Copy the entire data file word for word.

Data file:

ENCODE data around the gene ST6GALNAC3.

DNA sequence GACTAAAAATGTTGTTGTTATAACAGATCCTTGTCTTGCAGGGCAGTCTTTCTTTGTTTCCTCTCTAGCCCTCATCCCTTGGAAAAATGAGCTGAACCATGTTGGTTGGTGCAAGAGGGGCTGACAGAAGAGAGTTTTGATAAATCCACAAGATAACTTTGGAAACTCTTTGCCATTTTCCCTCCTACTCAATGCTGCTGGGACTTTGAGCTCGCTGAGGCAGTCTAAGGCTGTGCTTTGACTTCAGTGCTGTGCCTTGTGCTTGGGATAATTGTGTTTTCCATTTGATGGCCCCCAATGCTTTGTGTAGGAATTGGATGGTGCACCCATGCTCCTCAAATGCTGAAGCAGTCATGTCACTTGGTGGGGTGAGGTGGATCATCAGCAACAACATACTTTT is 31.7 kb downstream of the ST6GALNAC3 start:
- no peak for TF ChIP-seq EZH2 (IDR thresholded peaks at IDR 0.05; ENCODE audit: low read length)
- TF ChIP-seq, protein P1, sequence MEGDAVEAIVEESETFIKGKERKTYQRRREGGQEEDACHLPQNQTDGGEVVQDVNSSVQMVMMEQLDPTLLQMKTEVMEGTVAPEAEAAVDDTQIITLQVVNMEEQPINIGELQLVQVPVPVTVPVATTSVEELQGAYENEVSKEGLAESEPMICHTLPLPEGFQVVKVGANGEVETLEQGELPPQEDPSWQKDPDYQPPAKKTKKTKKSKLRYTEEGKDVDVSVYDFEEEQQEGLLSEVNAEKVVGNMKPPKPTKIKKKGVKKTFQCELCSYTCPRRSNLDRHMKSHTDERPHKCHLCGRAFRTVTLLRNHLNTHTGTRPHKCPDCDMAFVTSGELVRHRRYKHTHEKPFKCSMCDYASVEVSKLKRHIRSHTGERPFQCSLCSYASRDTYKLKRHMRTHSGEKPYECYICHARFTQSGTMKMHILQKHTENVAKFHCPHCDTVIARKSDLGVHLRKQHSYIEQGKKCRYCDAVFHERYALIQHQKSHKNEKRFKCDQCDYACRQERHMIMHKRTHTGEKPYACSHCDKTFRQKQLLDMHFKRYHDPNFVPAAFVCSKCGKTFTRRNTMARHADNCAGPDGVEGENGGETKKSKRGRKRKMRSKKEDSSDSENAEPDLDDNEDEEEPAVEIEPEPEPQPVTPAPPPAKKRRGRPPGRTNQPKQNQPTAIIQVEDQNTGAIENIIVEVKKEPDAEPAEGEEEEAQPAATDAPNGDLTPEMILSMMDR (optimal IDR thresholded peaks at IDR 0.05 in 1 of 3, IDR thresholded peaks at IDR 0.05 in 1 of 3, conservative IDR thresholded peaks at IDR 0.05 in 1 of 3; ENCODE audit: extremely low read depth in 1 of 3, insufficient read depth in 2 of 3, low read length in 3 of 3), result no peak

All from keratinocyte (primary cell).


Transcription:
ENCODE data around the gene ST6GALNAC3.

DNA sequence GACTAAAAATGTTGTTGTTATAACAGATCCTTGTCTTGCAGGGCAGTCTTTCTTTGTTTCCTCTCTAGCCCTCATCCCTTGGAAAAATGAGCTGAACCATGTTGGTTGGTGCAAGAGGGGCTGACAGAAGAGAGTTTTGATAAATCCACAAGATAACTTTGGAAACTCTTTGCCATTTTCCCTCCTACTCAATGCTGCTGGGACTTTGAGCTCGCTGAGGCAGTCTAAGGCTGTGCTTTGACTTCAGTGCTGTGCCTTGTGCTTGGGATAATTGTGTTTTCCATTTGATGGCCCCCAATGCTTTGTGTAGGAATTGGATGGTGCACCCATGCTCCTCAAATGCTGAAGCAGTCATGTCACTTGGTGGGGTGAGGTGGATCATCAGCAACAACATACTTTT is 31.7 kb downstream of the ST6GALNAC3 start:
- no peak for TF ChIP-seq EZH2 (IDR thresholded peaks at IDR 0.05; ENCODE audit: low read length)
- TF ChIP-seq, protein P1, sequence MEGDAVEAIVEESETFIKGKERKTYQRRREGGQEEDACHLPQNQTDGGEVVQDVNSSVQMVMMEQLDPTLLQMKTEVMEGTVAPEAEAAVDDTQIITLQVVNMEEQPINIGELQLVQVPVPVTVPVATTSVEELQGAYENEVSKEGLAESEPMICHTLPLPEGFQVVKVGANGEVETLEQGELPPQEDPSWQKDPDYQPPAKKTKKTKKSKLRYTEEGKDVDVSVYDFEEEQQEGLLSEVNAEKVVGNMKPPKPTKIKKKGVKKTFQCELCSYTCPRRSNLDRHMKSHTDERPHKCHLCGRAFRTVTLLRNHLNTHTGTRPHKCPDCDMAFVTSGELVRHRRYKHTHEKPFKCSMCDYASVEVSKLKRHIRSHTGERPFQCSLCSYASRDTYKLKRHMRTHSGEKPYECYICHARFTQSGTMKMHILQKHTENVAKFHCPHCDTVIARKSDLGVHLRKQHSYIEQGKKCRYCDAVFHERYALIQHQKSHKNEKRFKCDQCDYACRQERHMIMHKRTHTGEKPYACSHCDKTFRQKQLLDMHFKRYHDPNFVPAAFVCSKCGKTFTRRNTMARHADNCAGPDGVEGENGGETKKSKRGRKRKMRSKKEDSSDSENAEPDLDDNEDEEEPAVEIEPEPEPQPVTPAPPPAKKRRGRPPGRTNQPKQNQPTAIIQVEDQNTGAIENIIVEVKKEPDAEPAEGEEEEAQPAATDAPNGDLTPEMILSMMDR (optimal IDR thresholded peaks at IDR 0.05 in 1 of 3, IDR thresholded peaks at IDR 0.05 in 1 of 3, conservative IDR thresholded peaks at IDR 0.05 in 1 of 3; ENCODE audit: extremely low read depth in 1 of 3, insufficient read depth in 2 of 3, low read length in 3 of 3), result no peak

All from keratinocyte (primary cell).